Date: January 2023.
Source: Research Square. DOI: 10.21203/rs.3.rs-2443040/v1.
Background: Facial symmetry severely affects appearance and function. Large numbers of patients seek orthodontic treatment to improve facial symmetry. However, the correlation between hard- and soft-tissue symmetry is still unclear. Our aim was to investigate the hard- and soft-tissue symmetry in subjects with different levels of menton deviation and sagittal skeletal classes with 3D digital analysis and to investigate the relationship between the entire and individual hard- and soft-tissues.
Methods: A total of 270 adults (135 males and 135 females) consisting of 45 subjects of each sex in each sagittal skeletal classification group. All subjects were further classified into relative symmetry (RS), moderate asymmetry (MA) and severe asymmetry (SA) groups based on the degree of menton deviation from the mid-sagittal plane (MSP). The 3D images were segmented into anatomical structures and mirrored across the MSP. Original and mirrored images were registered by a best-fit algorithm, and the corresponding root mean square (RMS) values and colormap were obtained. The Mann‒Whitney U test and Spearman correlation were conducted for statistical analysis.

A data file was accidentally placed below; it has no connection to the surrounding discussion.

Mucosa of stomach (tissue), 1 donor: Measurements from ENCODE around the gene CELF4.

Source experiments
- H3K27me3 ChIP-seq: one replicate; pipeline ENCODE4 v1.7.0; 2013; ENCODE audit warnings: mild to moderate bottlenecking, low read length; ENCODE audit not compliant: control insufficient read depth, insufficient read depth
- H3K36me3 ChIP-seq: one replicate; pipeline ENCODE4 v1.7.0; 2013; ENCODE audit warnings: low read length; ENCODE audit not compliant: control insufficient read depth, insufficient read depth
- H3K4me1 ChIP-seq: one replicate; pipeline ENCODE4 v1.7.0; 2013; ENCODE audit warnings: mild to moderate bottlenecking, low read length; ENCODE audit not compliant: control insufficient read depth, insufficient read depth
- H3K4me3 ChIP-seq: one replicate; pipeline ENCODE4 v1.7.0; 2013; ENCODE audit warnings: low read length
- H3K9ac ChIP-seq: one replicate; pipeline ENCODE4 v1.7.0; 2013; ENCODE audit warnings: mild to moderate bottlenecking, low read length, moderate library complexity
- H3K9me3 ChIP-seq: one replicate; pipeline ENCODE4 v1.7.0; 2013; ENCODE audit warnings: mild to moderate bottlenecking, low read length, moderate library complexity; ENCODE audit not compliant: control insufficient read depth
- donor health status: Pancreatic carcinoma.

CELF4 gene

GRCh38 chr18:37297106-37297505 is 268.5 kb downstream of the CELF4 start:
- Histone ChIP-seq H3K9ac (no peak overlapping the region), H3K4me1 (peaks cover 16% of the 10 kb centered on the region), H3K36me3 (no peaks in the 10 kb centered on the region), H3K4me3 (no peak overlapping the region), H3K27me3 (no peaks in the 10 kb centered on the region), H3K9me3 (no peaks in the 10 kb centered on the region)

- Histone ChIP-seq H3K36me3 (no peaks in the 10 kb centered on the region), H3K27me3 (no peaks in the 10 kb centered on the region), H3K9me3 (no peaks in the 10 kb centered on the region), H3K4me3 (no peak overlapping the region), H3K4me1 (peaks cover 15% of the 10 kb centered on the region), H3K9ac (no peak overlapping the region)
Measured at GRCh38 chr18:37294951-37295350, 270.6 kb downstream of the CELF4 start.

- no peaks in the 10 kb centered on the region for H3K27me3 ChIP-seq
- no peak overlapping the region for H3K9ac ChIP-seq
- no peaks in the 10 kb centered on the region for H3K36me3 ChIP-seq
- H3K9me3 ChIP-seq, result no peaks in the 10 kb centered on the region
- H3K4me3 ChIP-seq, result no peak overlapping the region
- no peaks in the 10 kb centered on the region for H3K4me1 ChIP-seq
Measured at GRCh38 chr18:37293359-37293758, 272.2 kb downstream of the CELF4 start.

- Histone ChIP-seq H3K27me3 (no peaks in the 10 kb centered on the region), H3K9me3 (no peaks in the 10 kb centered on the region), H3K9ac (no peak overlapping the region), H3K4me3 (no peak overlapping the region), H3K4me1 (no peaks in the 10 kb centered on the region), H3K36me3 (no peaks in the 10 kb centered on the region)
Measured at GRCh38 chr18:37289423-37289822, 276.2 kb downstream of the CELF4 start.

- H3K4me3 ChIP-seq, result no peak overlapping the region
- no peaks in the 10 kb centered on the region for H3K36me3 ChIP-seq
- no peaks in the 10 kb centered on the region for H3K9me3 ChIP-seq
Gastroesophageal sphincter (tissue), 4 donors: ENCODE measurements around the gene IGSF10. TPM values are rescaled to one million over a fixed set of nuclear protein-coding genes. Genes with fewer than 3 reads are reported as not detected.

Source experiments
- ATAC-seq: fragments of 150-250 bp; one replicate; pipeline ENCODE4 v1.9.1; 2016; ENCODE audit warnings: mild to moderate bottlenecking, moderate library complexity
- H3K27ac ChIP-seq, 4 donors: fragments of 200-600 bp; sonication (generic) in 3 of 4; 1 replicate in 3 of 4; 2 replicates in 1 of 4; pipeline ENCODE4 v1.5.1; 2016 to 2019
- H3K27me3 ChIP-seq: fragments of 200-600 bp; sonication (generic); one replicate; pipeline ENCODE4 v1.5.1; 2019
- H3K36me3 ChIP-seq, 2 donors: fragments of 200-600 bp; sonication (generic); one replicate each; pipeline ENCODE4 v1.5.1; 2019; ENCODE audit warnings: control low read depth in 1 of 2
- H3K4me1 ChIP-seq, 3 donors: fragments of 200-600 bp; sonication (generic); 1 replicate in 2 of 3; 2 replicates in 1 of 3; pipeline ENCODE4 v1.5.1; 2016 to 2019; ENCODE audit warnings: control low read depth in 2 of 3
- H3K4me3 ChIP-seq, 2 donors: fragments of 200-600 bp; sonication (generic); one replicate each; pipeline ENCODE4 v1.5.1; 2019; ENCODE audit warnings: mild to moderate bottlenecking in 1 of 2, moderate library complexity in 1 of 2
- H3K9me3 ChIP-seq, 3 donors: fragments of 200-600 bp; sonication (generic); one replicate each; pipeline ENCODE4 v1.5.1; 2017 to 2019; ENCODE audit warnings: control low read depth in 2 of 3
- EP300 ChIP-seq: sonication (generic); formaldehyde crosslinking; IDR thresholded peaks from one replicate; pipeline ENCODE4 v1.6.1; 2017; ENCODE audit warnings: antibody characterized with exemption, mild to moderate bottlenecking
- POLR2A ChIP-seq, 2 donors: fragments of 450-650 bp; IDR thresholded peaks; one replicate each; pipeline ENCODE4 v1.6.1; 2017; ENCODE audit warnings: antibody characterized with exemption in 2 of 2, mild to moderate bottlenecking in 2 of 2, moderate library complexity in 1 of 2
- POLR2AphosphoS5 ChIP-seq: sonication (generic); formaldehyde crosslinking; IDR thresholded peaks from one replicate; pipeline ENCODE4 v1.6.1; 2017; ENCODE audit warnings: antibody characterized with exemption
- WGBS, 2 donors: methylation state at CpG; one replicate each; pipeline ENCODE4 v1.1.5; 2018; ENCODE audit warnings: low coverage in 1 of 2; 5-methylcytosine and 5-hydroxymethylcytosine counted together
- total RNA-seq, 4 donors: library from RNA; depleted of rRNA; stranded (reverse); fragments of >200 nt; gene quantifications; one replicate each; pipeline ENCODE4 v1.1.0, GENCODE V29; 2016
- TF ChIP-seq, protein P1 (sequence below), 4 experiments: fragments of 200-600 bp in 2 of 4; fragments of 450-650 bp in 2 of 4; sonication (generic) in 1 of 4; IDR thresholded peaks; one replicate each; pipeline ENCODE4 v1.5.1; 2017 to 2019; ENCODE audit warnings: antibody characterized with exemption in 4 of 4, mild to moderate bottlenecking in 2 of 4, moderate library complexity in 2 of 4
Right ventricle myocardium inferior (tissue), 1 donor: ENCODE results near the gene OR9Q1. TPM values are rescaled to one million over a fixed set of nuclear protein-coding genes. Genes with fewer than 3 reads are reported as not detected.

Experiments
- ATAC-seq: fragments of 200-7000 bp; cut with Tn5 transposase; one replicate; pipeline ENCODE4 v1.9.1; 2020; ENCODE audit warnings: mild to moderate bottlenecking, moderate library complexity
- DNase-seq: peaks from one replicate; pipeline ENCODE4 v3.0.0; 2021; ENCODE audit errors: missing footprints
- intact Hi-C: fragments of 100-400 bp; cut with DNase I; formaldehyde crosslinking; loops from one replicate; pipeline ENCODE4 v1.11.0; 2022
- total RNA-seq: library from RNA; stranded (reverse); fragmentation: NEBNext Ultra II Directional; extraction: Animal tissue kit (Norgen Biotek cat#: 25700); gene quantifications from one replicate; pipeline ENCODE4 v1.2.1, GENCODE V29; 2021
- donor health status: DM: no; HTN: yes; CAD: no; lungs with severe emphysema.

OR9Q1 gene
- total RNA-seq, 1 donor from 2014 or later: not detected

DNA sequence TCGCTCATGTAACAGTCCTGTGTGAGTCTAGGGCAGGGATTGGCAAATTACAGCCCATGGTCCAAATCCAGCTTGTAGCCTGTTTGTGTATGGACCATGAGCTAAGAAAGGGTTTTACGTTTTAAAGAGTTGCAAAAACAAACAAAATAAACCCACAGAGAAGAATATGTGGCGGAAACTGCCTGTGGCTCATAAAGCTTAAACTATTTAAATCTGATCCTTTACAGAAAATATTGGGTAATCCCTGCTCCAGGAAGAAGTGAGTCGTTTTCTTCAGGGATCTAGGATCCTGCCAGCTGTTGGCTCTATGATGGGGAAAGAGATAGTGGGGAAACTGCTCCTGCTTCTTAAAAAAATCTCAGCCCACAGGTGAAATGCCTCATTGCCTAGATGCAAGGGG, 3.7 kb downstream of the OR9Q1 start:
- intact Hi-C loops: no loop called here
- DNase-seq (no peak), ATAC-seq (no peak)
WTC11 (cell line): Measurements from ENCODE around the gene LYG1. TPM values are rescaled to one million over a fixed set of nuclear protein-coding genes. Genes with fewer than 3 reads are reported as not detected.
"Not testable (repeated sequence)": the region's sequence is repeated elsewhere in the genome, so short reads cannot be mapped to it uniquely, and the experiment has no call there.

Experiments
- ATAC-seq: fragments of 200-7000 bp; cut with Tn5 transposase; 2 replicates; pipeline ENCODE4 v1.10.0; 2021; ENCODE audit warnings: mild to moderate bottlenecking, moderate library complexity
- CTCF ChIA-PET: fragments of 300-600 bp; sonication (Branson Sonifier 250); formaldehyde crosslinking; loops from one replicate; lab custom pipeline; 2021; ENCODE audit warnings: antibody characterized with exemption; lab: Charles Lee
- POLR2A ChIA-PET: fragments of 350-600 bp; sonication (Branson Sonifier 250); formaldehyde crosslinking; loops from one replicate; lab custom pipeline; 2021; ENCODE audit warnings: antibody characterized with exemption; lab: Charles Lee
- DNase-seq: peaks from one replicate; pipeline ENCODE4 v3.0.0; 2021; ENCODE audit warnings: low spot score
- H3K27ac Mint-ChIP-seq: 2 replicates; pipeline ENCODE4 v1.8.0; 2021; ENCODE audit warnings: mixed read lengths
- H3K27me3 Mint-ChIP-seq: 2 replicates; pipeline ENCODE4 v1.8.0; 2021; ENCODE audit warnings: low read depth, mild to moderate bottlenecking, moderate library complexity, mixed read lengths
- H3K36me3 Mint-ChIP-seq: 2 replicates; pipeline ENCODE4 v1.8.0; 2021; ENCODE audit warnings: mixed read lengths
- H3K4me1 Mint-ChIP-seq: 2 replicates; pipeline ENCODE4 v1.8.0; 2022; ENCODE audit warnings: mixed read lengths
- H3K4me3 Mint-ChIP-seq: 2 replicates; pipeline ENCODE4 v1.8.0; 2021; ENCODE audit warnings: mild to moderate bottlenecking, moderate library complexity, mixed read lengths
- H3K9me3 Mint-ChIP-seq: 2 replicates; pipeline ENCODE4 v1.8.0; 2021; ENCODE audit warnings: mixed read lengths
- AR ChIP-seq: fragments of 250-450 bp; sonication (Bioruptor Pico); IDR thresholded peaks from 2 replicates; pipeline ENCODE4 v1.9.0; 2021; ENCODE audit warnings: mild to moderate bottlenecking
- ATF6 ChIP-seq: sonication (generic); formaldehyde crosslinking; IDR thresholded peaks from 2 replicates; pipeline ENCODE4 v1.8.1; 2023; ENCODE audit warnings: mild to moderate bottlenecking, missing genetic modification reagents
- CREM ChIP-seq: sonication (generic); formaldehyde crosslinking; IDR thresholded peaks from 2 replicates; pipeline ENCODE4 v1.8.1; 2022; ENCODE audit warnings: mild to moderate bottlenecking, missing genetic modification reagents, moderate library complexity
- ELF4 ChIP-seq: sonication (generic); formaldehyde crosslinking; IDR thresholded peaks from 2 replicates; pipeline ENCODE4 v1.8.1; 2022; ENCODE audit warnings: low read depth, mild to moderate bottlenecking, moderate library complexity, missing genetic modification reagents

Results: The RMS increased with greater deviations with regard to the deviation of the menton in most of anatomical structures. Asymmetry was represented in the same way regardless of sagittal skeletal pattern. The soft-tissue asymmetry had a significant correlation with dentition in the RS group (0.409), while in the SA group, it was related to the ramus (0.526) and corpus (0.417) in males and was related to the ramus in the MA (0.332) and SA (0.359) groups in females.
Conclusions: The mirroring method combining CBCT and 3dMD provides a new approach for symmetry analysis. Asymmetry might not be influenced by sagittal skeletal patterns. Soft-tissue asymmetry might be reduced by improving the dentition in individuals with RS group, while among those with MA or SA, whose menton deviation was larger than 2 mm, orthognathic treatment should be considered.
Article: 3-dimensional analysis of hard- and soft-tissue symmetry in a Chinese population.
Authors: J Zhao, Y Xu, J Wang, Z Lu, K Qi. Xi’an Jiaotong University and The Fourth Military Medical University, PR China.